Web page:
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    Didier TROTIER

    Didier TROTIER, is a researcher at the CNRS (NATIONAL CENTER FOR SCIENTIFIC RESEARCH). He works since 1983 on the sense of smell, particularly with electrical physiology methods. By intracellular recordings of the olfactory receiving neurones of salamander, he was a pioneer in the understanding of biophysics mechanisms involved during the activation of these cells by the nice-smelling molecules. He was also the first one to apply the techniques of recording of patch-clamp to these cells (1986 ) to specify these mechanisms.


    In the 90s he was interested in the vomeronasal organ, an essential organ for the detection of pheromones of animals for whom the cellular properties were unknown, and published a series of works. Among his works he found, in association with Kjell Doving of the University of Oslo, the original manuscripts (in Gothic Danish) of Ludvig Jacobson, the discoverer of the organ vomeronasal in 1813, and allow an English translation in order to rehabilitate this outstanding observer.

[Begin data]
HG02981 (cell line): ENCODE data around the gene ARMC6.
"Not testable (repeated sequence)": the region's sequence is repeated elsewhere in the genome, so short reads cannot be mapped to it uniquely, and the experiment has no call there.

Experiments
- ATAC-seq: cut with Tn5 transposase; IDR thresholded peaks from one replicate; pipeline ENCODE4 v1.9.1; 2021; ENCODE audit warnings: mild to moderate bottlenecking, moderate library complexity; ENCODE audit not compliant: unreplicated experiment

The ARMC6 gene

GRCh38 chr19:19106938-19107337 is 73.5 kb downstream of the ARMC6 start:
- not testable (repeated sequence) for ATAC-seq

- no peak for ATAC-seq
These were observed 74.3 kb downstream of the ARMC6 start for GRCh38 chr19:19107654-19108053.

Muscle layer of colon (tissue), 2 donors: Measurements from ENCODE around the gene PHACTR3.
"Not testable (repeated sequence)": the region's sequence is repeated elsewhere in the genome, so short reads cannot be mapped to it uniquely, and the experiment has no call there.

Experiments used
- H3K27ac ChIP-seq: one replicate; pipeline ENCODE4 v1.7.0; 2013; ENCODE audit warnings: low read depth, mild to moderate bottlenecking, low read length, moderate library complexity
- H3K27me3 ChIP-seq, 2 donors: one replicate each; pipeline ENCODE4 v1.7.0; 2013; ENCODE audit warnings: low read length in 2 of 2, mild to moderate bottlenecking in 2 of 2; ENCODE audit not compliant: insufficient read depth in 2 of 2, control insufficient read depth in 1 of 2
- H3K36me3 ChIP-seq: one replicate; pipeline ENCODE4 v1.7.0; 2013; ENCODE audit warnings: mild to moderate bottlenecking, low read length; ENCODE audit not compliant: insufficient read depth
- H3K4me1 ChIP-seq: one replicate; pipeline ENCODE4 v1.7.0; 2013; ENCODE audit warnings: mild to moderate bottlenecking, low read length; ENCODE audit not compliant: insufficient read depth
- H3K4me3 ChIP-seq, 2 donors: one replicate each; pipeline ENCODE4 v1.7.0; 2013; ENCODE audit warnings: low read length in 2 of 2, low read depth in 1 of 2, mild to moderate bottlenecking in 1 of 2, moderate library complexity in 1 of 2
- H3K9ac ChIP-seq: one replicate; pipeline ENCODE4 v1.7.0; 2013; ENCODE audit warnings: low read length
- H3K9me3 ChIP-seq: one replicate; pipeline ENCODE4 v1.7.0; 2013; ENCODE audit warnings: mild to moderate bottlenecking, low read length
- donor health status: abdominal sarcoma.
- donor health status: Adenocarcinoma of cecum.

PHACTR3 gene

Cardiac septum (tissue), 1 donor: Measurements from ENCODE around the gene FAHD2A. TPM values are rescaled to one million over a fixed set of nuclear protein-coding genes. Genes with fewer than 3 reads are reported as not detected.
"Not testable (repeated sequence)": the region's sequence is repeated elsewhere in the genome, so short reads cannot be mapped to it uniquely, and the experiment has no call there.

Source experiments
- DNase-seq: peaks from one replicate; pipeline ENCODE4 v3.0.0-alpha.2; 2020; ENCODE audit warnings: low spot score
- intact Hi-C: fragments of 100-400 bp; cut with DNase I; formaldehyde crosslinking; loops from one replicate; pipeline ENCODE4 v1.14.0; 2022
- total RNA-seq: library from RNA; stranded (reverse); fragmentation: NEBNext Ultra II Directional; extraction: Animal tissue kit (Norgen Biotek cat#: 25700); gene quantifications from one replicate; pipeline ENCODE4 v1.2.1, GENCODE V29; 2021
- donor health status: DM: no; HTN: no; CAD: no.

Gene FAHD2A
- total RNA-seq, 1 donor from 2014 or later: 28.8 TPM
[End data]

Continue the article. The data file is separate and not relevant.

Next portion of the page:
In 2000 he realized a study showing that human vomeronasal organ is not fonctional. Then he realized works for a better comprehension of the composition of the mucus which recovers the human olfactive epithelium. Most of its works were realized through numerous collaborations.


    More recently he focused on the biomolecular mechanisms of the gustative perception. Thanks to the support of "Fondation de l’Avenir" (the Foundation of the Future) and the "Fondation des gueules cassées" (Foundation of the War veterans with severe facial injuries), he also has developed techniques EEG to examine patients affected by diverse disorders of the sense of smell within the unity ENT of the hospital Lariboisière (Paris ). 

    He is also particularly involved in the dissemination of his knowledge (radio, television, exhibitions, bar of the Sciences, Open days, articles of popularization etc.).


    He made numerous professional and personal stays in Japan (invitations at congresses, seminaries, scientific cooperation, Schedule Human Frontier; Universities of Tsukuba, Tokyo, Kyoto, Sapporo). During these stays he became aware of differences of culture and mentalities (relations to other people, to objects and environment). His experience should be useful within the framework of this project.